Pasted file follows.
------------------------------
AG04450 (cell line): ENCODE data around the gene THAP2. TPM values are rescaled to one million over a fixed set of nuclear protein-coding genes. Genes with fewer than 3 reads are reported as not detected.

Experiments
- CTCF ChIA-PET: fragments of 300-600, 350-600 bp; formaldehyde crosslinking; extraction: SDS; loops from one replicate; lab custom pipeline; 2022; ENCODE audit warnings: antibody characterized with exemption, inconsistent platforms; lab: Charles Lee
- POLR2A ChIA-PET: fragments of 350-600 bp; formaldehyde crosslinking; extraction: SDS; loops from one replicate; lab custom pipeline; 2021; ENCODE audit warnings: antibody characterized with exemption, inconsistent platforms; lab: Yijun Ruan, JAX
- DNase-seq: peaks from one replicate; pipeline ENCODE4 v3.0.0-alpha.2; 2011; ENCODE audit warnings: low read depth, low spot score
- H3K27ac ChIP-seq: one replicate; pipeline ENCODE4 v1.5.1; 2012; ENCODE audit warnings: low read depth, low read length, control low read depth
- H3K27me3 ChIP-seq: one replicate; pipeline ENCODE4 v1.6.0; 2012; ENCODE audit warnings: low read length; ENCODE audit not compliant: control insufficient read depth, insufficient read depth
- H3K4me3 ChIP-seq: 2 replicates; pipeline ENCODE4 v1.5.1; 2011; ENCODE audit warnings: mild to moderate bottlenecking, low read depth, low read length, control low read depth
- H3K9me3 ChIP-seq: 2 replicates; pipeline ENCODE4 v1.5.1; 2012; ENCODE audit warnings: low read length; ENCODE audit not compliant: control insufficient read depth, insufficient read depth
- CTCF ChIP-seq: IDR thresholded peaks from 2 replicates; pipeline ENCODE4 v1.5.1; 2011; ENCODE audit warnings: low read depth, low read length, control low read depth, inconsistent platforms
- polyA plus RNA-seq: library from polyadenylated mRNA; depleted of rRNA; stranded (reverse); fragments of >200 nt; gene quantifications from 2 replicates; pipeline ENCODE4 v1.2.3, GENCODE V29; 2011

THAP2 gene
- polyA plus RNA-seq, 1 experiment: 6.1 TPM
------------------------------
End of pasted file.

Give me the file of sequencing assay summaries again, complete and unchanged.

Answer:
AG04450 (cell line): ENCODE data around the gene THAP2. TPM values are rescaled to one million over a fixed set of nuclear protein-coding genes. Genes with fewer than 3 reads are reported as not detected.

Experiments
- CTCF ChIA-PET: fragments of 300-600, 350-600 bp; formaldehyde crosslinking; extraction: SDS; loops from one replicate; lab custom pipeline; 2022; ENCODE audit warnings: antibody characterized with exemption, inconsistent platforms; lab: Charles Lee
- POLR2A ChIA-PET: fragments of 350-600 bp; formaldehyde crosslinking; extraction: SDS; loops from one replicate; lab custom pipeline; 2021; ENCODE audit warnings: antibody characterized with exemption, inconsistent platforms; lab: Yijun Ruan, JAX
- DNase-seq: peaks from one replicate; pipeline ENCODE4 v3.0.0-alpha.2; 2011; ENCODE audit warnings: low read depth, low spot score
- H3K27ac ChIP-seq: one replicate; pipeline ENCODE4 v1.5.1; 2012; ENCODE audit warnings: low read depth, low read length, control low read depth
- H3K27me3 ChIP-seq: one replicate; pipeline ENCODE4 v1.6.0; 2012; ENCODE audit warnings: low read length; ENCODE audit not compliant: control insufficient read depth, insufficient read depth
- H3K4me3 ChIP-seq: 2 replicates; pipeline ENCODE4 v1.5.1; 2011; ENCODE audit warnings: mild to moderate bottlenecking, low read depth, low read length, control low read depth
- H3K9me3 ChIP-seq: 2 replicates; pipeline ENCODE4 v1.5.1; 2012; ENCODE audit warnings: low read length; ENCODE audit not compliant: control insufficient read depth, insufficient read depth
- CTCF ChIP-seq: IDR thresholded peaks from 2 replicates; pipeline ENCODE4 v1.5.1; 2011; ENCODE audit warnings: low read depth, low read length, control low read depth, inconsistent platforms
- polyA plus RNA-seq: library from polyadenylated mRNA; depleted of rRNA; stranded (reverse); fragments of >200 nt; gene quantifications from 2 replicates; pipeline ENCODE4 v1.2.3, GENCODE V29; 2011

THAP2 gene
- polyA plus RNA-seq, 1 experiment: 6.1 TPM